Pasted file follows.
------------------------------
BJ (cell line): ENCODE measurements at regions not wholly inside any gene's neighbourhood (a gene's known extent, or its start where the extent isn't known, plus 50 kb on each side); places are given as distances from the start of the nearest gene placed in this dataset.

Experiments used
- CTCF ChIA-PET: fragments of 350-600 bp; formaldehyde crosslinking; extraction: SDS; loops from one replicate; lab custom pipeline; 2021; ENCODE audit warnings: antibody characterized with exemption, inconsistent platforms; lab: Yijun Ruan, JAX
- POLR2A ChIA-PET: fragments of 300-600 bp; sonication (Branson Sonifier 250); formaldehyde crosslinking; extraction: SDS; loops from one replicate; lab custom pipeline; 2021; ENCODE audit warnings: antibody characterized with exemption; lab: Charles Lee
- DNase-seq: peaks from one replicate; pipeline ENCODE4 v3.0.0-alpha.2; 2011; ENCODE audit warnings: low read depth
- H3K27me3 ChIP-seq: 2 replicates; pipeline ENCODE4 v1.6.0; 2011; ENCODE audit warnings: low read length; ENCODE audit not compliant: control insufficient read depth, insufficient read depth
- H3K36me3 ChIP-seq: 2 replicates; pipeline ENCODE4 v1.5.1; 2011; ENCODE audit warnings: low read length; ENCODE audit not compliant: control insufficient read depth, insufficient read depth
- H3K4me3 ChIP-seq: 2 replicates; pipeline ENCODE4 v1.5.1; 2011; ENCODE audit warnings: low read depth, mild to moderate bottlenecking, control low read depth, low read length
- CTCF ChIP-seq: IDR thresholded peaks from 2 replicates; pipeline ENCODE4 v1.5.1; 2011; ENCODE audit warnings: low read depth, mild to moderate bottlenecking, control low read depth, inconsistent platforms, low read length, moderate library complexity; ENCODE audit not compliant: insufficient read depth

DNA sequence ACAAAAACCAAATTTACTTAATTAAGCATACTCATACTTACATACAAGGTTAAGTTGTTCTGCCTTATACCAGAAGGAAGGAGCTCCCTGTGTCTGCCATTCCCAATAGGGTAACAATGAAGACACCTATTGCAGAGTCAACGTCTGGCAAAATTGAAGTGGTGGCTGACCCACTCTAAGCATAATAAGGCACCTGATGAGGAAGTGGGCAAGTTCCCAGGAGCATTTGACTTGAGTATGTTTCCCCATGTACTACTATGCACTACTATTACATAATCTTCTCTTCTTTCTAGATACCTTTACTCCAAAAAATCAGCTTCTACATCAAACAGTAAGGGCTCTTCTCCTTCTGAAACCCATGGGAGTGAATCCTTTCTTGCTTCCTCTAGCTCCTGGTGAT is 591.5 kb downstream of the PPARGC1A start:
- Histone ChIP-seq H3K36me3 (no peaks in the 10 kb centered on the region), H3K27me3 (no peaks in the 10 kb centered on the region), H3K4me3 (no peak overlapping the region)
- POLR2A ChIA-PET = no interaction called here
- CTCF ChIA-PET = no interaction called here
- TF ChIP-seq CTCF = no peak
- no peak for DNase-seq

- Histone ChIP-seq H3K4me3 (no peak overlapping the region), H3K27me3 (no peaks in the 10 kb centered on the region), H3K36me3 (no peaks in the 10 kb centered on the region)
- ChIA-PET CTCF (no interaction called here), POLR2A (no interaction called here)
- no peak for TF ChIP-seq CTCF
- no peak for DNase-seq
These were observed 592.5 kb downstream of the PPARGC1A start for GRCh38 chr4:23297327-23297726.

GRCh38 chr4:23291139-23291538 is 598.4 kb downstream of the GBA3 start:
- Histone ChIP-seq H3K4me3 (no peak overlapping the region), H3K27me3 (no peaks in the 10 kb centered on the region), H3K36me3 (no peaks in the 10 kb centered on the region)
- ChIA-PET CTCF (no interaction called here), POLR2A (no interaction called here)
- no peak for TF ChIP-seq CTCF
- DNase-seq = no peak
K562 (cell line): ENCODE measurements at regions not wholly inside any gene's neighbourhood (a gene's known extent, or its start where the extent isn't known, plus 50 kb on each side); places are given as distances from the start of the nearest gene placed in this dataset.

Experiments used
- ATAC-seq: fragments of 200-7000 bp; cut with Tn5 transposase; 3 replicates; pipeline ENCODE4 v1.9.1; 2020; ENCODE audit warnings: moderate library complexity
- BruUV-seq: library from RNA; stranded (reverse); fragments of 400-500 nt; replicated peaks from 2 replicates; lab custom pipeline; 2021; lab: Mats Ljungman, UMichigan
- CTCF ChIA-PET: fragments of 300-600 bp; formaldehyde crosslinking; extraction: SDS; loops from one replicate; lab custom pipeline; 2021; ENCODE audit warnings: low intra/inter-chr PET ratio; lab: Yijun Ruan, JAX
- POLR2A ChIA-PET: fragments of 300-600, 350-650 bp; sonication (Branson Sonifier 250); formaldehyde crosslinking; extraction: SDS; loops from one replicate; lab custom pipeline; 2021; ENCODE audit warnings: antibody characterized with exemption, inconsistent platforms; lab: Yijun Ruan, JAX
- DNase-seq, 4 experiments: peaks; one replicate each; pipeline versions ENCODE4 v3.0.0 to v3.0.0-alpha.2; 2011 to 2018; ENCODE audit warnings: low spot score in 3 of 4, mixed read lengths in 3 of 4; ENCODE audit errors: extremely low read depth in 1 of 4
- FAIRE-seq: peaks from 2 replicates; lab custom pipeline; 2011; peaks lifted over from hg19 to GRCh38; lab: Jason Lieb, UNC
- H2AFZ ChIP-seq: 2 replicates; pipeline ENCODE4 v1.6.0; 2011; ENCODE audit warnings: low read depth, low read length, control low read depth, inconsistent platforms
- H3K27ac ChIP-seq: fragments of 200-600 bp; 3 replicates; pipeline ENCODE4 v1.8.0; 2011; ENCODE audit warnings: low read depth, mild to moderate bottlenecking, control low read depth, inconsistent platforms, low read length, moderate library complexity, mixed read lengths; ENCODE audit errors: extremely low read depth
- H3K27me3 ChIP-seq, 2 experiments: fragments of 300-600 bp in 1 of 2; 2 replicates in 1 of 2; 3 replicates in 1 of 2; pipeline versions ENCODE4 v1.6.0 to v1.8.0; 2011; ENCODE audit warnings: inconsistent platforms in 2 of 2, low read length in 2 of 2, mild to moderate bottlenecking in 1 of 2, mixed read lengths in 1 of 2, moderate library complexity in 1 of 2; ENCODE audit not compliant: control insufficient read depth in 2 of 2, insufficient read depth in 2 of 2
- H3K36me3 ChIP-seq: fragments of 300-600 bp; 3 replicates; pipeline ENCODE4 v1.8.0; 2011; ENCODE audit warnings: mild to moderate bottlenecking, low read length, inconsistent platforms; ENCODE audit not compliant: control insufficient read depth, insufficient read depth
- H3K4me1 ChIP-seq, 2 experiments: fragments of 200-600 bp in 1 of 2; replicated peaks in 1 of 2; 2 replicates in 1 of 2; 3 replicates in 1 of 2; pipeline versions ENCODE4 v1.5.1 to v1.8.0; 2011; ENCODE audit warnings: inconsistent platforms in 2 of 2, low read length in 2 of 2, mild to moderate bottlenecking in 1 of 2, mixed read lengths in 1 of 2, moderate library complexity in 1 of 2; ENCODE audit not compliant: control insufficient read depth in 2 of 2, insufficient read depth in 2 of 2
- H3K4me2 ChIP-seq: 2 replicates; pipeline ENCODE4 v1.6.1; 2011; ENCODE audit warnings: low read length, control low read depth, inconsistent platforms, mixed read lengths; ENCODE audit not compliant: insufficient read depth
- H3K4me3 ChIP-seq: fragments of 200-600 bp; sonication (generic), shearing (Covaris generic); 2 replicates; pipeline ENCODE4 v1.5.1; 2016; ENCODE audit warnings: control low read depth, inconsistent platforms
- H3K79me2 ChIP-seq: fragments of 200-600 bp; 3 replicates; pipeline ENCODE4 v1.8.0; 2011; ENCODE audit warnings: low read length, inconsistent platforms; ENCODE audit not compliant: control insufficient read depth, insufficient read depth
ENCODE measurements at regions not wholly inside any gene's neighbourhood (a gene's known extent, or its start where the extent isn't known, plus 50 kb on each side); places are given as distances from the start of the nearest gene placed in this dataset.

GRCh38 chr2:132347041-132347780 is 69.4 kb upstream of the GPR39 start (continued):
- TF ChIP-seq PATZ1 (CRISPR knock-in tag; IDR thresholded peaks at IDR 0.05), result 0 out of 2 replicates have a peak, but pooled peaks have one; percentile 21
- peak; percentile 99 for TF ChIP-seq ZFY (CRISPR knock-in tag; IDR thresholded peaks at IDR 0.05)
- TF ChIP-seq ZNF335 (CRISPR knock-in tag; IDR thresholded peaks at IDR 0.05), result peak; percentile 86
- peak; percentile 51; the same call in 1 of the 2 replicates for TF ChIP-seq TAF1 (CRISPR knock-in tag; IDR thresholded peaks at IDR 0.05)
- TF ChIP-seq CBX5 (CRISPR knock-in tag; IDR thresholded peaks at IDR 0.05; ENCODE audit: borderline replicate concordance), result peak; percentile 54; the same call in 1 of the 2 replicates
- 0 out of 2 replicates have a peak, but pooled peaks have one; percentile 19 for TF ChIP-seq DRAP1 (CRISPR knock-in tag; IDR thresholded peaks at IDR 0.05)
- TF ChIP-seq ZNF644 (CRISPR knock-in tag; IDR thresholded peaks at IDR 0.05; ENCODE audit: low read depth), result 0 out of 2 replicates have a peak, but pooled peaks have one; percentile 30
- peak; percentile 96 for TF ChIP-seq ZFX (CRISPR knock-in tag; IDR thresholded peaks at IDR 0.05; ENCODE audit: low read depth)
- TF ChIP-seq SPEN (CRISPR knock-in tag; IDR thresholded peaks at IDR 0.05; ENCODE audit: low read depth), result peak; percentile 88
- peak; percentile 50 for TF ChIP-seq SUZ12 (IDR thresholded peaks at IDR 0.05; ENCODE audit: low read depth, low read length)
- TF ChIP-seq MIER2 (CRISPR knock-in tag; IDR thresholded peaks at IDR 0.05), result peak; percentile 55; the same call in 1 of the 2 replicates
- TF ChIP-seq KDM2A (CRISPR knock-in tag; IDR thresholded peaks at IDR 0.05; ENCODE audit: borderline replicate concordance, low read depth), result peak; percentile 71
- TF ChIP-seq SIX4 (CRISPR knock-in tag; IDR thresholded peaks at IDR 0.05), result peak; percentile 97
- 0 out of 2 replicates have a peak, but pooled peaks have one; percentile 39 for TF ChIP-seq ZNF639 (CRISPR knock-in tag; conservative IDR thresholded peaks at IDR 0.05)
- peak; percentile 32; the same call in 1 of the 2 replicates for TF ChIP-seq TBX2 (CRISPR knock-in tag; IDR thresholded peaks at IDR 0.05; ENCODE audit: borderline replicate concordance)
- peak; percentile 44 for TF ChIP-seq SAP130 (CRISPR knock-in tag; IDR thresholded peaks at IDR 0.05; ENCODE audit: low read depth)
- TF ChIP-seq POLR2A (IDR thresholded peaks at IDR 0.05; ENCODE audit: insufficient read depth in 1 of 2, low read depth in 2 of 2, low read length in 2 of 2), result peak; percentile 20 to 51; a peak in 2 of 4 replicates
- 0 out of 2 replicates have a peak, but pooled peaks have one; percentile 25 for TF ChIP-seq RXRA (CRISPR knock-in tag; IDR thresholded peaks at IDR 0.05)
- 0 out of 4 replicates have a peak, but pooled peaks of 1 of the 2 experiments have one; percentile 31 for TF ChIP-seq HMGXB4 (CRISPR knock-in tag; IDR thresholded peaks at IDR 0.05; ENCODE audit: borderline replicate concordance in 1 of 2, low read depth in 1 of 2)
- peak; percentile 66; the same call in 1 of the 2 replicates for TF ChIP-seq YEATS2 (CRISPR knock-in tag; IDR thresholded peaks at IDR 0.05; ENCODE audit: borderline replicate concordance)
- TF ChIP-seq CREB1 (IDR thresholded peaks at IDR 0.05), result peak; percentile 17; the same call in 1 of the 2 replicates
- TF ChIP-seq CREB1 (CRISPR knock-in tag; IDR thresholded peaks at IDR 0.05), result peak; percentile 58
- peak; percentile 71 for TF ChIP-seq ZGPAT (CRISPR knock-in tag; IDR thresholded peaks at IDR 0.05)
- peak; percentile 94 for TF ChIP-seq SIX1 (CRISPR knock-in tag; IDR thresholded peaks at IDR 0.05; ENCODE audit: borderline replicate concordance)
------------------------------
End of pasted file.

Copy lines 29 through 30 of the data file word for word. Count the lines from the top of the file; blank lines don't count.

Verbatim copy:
- BruUV-seq: library from RNA; stranded (reverse); fragments of 400-500 nt; replicated peaks from 2 replicates; lab custom pipeline; 2021; lab: Mats Ljungman, UMichigan
- CTCF ChIA-PET: fragments of 300-600 bp; formaldehyde crosslinking; extraction: SDS; loops from one replicate; lab custom pipeline; 2021; ENCODE audit warnings: low intra/inter-chr PET ratio; lab: Yijun Ruan, JAX